“Thinking about your family?” he asks.
“No. All I can do is wonder about tomorrow. Which is pointless, of course.”

Compare this to the way Collins wrote it and think about how the physical beats add richness and context to the dialogue.

My feet move soundlessly across the tiles. I’m only a yard behind him when I say, “You should be getting some sleep.”

He starts but doesn’t turn. I can see him give his head a slight shake. “I didn’t want to miss the party. It’s for us, after all.”

I come up beside him and lean over the edge of the rail. The wide streets are full of dancing people I squint to make out their tiny figures in more detail. “Are they in costume?”

“Who could tell?” Peeta answers. “With all the crazy clothes they wear here. Couldn’t sleep, either?”

“Couldn’t turn my mind off,” I say.

“Thinking about your family?” he asks.

“No,” I admit a bit guiltily. “All I can do is wonder about tomorrow. Which is pointless, of course.”

Dialogue needs–usually–to be mixed with physical action and thoughts and emotions. The exact mix is yours to choose as you tell the story. So, there’s not really such a thing as too much dialogue. It’s merely how you choose to use the dialogue that matters. Does it move the story along, keep the pace going, expose conflicts, express emotion, etc.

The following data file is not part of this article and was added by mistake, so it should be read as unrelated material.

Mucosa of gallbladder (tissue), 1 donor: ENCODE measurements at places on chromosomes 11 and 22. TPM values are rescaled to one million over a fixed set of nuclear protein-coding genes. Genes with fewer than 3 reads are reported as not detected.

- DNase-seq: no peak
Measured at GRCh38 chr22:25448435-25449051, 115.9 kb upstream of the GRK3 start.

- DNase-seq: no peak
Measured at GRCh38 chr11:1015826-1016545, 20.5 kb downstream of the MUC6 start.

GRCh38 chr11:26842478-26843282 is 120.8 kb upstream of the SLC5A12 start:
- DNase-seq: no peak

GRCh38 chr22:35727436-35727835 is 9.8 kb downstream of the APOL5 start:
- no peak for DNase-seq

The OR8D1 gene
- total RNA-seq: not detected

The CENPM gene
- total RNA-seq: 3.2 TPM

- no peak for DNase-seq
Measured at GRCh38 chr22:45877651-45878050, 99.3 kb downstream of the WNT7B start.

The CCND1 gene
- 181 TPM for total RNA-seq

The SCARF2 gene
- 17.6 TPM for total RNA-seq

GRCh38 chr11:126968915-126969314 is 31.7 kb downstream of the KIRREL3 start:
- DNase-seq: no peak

Don’t let exposition drag down your dialogue. But don’t be afraid to use dialogue to give some exposition. Just keep everything in balance and most of all remember to keep the story moving. Don’t let dialogue or exposition drag down the pacing of your story.

Any other tips for exposition or dialogue?

Got questions? We can’t talk about them if you don’t ask! Thanks to A for taking the time to ask.

7 thoughts on “0

  1. I once wrote a novel in first person, but a lot of the action occurred away from the MC. The result – always – was a conversational info dump. Didn’t matter if it was in a meeting, over drinks in a bar, or hiding out in the bathroom with the water running to confuse any bugs: the conversations were long, just to get the MC up to speed.

    Still don’t know how to fix that in first person, since if the MC doesn’t know then it didn’t happen.

  2. Maybe it should be in 3rd person?
    Maybe the MC isn’t really the MC?
    Maybe it should be in omniscient POV?

    The first draft tells you what the story is. The second and subsequent drafts are about finding the most dramatic way to tell that story. You haven’t found that solution yet. So, you’ll have to try different things until you do find it.

  3. Darcy, great article. You use some very good examples to get the point across.

    I do like exposition – knowing where a scene is, what’s going on. That makes me feel like I’m there – too “dialogue-y” feel likes listening to a radio play. And I’d rather “see” a character rub her arms, or wrap herself in a blanket, than complain in dialogue that she’s cold.